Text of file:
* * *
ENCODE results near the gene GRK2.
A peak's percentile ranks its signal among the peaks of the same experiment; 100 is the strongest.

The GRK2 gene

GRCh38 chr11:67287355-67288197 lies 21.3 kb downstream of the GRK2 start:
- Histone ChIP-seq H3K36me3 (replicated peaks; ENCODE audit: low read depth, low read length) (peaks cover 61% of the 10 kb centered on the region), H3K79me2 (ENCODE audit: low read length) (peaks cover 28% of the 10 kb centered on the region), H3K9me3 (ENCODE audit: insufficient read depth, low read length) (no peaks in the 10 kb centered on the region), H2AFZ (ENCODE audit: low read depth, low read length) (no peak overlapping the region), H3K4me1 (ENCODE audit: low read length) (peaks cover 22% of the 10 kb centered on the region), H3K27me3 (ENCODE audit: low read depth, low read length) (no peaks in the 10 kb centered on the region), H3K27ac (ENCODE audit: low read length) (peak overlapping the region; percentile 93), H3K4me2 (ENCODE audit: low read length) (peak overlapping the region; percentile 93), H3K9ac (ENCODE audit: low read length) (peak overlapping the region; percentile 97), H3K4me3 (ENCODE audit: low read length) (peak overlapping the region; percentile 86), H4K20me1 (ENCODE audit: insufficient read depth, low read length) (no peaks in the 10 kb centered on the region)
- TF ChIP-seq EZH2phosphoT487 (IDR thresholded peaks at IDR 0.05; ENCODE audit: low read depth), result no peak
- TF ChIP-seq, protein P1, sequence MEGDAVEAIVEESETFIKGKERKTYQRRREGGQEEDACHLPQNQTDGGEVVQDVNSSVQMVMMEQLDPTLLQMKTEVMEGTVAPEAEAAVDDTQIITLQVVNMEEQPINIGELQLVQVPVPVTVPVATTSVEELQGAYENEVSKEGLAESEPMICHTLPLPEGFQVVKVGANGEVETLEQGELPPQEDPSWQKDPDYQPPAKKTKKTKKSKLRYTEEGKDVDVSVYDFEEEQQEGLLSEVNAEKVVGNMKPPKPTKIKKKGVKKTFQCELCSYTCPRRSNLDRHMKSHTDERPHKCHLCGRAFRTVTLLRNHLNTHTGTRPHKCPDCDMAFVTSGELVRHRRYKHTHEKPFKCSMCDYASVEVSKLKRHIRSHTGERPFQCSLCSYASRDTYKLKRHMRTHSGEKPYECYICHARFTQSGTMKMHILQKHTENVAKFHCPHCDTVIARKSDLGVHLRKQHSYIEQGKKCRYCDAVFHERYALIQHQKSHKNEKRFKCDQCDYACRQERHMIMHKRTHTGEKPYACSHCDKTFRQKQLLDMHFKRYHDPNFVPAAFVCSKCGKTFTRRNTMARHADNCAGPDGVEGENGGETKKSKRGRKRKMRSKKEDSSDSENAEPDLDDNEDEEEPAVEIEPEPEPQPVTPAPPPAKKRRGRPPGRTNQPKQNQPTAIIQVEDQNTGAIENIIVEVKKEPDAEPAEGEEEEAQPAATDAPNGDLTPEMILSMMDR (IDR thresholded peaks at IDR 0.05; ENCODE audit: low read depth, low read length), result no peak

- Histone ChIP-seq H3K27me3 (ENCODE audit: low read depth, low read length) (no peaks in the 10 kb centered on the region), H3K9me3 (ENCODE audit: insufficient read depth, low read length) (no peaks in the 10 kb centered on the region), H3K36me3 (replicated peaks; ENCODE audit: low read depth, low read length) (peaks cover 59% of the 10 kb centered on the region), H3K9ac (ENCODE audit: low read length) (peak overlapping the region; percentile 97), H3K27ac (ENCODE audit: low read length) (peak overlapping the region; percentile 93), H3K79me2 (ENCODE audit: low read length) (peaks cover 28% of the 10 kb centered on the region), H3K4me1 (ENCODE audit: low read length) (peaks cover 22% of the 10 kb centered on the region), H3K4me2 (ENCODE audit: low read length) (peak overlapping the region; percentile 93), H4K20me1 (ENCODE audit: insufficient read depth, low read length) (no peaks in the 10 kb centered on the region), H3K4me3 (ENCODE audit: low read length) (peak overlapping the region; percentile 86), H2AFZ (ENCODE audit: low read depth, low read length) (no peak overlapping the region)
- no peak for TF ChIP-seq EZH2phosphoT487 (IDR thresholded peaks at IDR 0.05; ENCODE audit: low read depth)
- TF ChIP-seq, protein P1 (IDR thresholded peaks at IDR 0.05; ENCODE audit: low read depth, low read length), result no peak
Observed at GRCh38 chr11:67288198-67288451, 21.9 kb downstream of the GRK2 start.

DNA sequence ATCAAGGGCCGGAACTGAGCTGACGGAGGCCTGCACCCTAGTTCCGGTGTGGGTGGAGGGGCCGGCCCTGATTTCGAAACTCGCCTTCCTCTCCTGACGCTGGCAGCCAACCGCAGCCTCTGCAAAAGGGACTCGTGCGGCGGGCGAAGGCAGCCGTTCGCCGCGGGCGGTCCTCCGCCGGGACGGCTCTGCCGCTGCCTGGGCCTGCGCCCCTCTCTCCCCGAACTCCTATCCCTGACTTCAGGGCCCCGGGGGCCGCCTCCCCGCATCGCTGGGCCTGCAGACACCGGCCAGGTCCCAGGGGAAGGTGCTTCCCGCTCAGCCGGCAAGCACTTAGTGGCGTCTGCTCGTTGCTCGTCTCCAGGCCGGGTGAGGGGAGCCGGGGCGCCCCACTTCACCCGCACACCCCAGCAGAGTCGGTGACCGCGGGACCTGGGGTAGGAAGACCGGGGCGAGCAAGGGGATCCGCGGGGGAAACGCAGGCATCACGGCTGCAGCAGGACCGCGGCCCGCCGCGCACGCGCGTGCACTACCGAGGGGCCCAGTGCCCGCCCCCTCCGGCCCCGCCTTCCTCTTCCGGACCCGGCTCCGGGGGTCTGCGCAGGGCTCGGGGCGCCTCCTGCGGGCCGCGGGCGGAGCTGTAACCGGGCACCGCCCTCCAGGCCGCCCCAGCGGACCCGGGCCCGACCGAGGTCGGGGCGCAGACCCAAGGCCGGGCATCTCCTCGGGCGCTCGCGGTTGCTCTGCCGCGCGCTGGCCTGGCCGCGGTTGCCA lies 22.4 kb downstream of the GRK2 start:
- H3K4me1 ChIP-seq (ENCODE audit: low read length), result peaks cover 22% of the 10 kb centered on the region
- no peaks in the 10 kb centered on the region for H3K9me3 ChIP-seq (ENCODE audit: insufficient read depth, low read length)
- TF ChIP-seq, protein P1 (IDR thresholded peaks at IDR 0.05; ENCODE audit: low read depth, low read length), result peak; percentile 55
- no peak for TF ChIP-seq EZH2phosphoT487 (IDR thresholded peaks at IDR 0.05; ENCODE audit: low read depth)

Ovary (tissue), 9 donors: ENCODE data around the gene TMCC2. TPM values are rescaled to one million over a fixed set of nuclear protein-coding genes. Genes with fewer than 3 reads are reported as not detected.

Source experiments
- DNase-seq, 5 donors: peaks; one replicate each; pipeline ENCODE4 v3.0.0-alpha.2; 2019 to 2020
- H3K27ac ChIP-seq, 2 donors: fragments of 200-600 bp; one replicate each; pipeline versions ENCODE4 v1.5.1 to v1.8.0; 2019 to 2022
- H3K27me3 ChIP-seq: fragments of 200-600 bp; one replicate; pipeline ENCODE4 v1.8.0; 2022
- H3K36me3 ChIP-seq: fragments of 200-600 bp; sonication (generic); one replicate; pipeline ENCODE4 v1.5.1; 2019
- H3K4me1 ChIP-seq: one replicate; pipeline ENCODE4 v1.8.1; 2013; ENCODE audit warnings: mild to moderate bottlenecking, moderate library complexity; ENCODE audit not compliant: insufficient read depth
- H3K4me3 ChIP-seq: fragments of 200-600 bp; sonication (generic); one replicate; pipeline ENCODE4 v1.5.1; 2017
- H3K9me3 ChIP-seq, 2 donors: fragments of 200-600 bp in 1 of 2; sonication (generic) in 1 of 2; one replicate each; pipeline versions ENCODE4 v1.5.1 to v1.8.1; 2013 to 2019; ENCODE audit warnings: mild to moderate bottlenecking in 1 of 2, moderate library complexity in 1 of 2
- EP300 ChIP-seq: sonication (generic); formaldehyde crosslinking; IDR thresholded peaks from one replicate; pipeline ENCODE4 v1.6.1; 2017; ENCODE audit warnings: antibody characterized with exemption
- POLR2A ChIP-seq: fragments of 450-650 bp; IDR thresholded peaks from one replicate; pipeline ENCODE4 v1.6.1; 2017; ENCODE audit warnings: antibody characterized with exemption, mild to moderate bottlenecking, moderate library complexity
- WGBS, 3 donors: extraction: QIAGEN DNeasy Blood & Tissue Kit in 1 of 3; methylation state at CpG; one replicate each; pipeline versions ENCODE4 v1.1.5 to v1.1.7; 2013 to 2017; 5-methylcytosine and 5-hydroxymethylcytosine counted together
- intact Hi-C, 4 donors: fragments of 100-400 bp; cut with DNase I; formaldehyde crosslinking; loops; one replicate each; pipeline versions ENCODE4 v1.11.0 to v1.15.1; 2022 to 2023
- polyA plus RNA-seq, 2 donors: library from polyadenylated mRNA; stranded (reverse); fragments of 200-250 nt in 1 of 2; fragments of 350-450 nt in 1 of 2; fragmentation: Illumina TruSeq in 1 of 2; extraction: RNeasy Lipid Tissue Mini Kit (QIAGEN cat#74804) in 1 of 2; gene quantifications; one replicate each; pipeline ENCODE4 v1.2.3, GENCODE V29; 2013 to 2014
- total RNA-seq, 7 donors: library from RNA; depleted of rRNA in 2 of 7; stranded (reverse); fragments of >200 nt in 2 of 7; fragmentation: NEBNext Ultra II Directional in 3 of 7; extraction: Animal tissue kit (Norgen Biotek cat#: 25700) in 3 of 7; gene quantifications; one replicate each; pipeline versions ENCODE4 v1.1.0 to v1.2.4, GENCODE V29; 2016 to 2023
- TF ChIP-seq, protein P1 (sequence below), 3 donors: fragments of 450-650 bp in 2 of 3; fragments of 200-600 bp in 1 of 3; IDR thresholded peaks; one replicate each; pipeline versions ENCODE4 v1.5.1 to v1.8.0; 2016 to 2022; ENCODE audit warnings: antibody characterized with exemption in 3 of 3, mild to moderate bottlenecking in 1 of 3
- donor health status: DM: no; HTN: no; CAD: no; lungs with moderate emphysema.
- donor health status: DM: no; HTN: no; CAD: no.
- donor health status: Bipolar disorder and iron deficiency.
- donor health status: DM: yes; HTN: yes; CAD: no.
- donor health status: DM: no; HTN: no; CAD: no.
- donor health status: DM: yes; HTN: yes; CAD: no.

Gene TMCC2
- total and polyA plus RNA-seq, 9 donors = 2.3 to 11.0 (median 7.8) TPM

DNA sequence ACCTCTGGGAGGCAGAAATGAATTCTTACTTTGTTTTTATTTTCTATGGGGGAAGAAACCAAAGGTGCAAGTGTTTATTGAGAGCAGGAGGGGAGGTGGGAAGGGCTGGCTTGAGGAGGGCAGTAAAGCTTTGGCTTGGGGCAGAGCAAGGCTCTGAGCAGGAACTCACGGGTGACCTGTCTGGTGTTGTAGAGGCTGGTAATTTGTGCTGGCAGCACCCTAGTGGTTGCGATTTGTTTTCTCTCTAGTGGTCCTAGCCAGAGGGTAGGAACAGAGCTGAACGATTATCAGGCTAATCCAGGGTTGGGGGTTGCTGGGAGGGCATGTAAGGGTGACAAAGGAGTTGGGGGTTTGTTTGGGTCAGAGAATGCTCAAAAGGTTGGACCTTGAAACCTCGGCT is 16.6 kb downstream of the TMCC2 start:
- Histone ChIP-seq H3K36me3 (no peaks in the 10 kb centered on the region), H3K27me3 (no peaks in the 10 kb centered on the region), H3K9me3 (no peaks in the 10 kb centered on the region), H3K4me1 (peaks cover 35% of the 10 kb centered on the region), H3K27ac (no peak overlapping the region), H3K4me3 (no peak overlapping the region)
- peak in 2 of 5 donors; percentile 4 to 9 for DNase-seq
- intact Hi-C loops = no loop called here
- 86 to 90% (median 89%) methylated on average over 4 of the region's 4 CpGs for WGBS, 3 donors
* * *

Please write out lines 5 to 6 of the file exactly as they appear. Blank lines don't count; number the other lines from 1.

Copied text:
- Histone ChIP-seq H3K36me3 (replicated peaks; ENCODE audit: low read depth, low read length) (peaks cover 61% of the 10 kb centered on the region), H3K79me2 (ENCODE audit: low read length) (peaks cover 28% of the 10 kb centered on the region), H3K9me3 (ENCODE audit: insufficient read depth, low read length) (no peaks in the 10 kb centered on the region), H2AFZ (ENCODE audit: low read depth, low read length) (no peak overlapping the region), H3K4me1 (ENCODE audit: low read length) (peaks cover 22% of the 10 kb centered on the region), H3K27me3 (ENCODE audit: low read depth, low read length) (no peaks in the 10 kb centered on the region), H3K27ac (ENCODE audit: low read length) (peak overlapping the region; percentile 93), H3K4me2 (ENCODE audit: low read length) (peak overlapping the region; percentile 93), H3K9ac (ENCODE audit: low read length) (peak overlapping the region; percentile 97), H3K4me3 (ENCODE audit: low read length) (peak overlapping the region; percentile 86), H4K20me1 (ENCODE audit: insufficient read depth, low read length) (no peaks in the 10 kb centered on the region)
- TF ChIP-seq EZH2phosphoT487 (IDR thresholded peaks at IDR 0.05; ENCODE audit: low read depth), result no peak